We all know we’re supposed to unplug our technological gadgets when we’re not using them, and back in the days when we only had a few home electronics—a TV here, a stereo there—that wasn’t so hard to do. But as our devices proliferate (see chart below), this formerly simple task has become increasingly annoying. Who wants to spend an extra 10 minutes every morning stalking around the house and finding phone chargers and cable boxes to unplug like we’re on some kind of weird easter egg hunt? And furthermore, would the energy savings from unplugging really be enough to make it worth the effort? I asked a few experts to weigh in.
According to Bruce Nordman, an energy efficiency researcher at the Lawrence Berkeley National Laboratory, as a general rule of thumb, the bigger—and older—the device, the more power it sucks up while it’s off. So it’s much more effective to unplug the decade-old TV in your guest bedroom than the phone charger that you bought last year. Another tip: “When you put your hand on the adaptor, if it’s hot, it’s using energy. If it’s not hot, it’s probably not using very much energy.”
In general, though, Nordman doesn’t believe that unplugging modern appliances is really worthwhile, and he looks forward to the day when “smart” outlets and power strips (which are becoming more widely available) will do the thinking for us. In the meantime, “there’s probably better things to do with your time than unplugging things,” he said. “You could be changing out your lightbulbs or putting in insulation. That has a much higher return on investment.”
But an EPA spokeswoman I spoke to disagreed. She told me that the average household spends $100 a year on plugged-in devices even when they’re not being used directly. Nationwide, our idle gadgets and appliances suck up 100 billion kilowatt-hours of electricity—enough to power nearly 8.7 million homes—at a cost to consumers of about $11 billion. In addition to reminding me to choose only Energy Star-approved products, she singled out a few of the most power-hungry devices:
Cable boxes: The New York Times recently reported that our little cable boxes have an outsized energy footprint. Indeed, the EPA estimates that your box setups use about 500 kilowatt-hours per year, as much electricity as your fridge. If you have more than one TV, you can request a multi-room box, which allows you to ditch all but one of your DVR devices.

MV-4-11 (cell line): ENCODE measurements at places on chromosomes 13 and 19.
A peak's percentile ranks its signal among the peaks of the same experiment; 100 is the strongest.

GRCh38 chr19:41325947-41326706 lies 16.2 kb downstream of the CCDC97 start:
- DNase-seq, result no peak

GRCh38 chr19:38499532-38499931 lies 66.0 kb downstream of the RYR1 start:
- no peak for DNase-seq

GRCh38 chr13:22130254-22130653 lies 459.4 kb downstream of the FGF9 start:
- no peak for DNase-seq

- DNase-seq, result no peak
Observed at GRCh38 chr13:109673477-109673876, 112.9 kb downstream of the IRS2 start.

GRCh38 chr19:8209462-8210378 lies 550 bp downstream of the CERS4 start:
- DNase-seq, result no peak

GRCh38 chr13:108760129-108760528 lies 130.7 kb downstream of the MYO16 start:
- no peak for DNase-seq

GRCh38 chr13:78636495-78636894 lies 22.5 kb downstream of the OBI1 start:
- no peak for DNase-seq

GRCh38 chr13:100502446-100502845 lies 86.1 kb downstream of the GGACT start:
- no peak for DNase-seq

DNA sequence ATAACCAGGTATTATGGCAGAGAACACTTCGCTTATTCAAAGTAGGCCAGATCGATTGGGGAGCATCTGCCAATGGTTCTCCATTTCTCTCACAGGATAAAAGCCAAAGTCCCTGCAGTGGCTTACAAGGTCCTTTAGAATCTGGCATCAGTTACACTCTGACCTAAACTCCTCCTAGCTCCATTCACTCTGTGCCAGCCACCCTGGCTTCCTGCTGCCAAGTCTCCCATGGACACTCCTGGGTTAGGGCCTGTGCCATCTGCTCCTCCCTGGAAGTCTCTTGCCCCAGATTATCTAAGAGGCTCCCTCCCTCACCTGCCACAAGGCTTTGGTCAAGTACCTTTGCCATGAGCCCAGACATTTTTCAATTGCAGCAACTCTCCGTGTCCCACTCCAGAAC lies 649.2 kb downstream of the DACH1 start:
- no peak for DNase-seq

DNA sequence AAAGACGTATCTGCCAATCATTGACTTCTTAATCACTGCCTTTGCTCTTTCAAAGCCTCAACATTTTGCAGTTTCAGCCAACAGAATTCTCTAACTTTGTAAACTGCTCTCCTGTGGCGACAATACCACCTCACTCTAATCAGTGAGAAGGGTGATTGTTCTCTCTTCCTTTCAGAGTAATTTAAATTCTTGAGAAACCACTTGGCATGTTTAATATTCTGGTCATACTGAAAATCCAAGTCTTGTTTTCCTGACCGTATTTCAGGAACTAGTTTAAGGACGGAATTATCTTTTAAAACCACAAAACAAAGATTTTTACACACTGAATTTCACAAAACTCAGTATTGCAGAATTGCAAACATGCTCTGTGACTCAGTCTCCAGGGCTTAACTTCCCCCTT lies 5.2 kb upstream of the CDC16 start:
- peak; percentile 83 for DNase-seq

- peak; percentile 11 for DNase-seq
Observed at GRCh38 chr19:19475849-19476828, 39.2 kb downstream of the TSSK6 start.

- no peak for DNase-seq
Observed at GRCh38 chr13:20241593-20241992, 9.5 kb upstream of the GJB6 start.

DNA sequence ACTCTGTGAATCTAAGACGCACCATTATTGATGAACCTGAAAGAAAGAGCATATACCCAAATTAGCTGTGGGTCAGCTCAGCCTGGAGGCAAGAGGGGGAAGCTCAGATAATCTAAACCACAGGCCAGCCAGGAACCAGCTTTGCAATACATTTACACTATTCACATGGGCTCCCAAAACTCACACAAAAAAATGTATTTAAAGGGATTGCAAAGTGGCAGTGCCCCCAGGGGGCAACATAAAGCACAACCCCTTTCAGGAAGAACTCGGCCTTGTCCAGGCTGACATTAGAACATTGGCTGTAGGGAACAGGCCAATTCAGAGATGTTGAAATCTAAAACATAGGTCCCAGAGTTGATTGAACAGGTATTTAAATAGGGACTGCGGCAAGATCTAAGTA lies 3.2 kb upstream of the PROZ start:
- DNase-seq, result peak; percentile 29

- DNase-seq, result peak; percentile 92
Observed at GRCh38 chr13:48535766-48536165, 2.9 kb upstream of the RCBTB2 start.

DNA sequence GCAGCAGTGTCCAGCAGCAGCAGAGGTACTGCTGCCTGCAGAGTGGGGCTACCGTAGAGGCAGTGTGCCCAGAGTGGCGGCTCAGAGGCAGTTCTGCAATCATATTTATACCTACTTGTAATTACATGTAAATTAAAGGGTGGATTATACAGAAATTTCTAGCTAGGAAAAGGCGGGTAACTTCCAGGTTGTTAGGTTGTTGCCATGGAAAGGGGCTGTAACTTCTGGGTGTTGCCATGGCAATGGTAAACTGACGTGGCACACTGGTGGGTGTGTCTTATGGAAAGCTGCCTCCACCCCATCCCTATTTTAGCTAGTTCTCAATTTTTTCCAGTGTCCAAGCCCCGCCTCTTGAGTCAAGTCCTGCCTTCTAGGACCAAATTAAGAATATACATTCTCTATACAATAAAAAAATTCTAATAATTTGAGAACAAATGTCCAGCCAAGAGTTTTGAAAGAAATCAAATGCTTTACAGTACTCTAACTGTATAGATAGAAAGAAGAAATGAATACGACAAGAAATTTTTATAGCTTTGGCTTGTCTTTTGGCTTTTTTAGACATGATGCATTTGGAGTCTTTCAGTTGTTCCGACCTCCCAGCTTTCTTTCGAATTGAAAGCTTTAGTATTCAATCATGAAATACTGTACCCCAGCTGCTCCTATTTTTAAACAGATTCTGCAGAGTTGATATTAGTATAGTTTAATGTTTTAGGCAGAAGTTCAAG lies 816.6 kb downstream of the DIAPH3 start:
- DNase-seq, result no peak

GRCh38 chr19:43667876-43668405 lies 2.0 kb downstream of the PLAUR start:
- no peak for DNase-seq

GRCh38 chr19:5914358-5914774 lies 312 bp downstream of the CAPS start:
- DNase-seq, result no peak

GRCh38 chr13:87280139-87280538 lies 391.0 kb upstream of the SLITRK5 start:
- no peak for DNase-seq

Computers: According to the EPA, computers account for 2 percent to 3 percent of overall household and office energy use in the US. As I’ve said before, sleep mode is good, but not as good as unplugging entirely. Laptops are more energy efficient, and screensavers save nothing.
Televisions: As a general rule of thumb, the more giant and awesome your TV, the more power it sucks, and the more diligent you should be about unplugging it. Flat-screen TVs use about twice as much power as their smaller cathode-ray counterparts.
Audio/video: All those iPod docking stations, home theaters, DVD players, and Blu-ray players add up. Cluster these devices on a smart power strip when you can. Many Energy Star-approved devices maintain their clock settings even when they’re powered off.
Game consoles: People tend to leave game consoles on all the time. A recent Carnegie Mellon University study (PDF) estimated that power use by home game systems in the US grew by 50 percent between 2007 and 2010 and now accounts for about 1 percent of total household energy use. Interestingly, the same study found that the Nintendo Wii uses significantly less energy than other popular systems (Microsoft Xbox and Sony Playstation). Although many consoles now automatically switch to a power-saving idle mode after a period of inactivity, even “sleeping” games use some energy.
- Digital picture frames. Who woulda thunk it? But since their purpose is to sit there and look pretty all day long like a normal framed photo, their energy use is significant. Find an Energy Star version or just use the old-fashioned kind.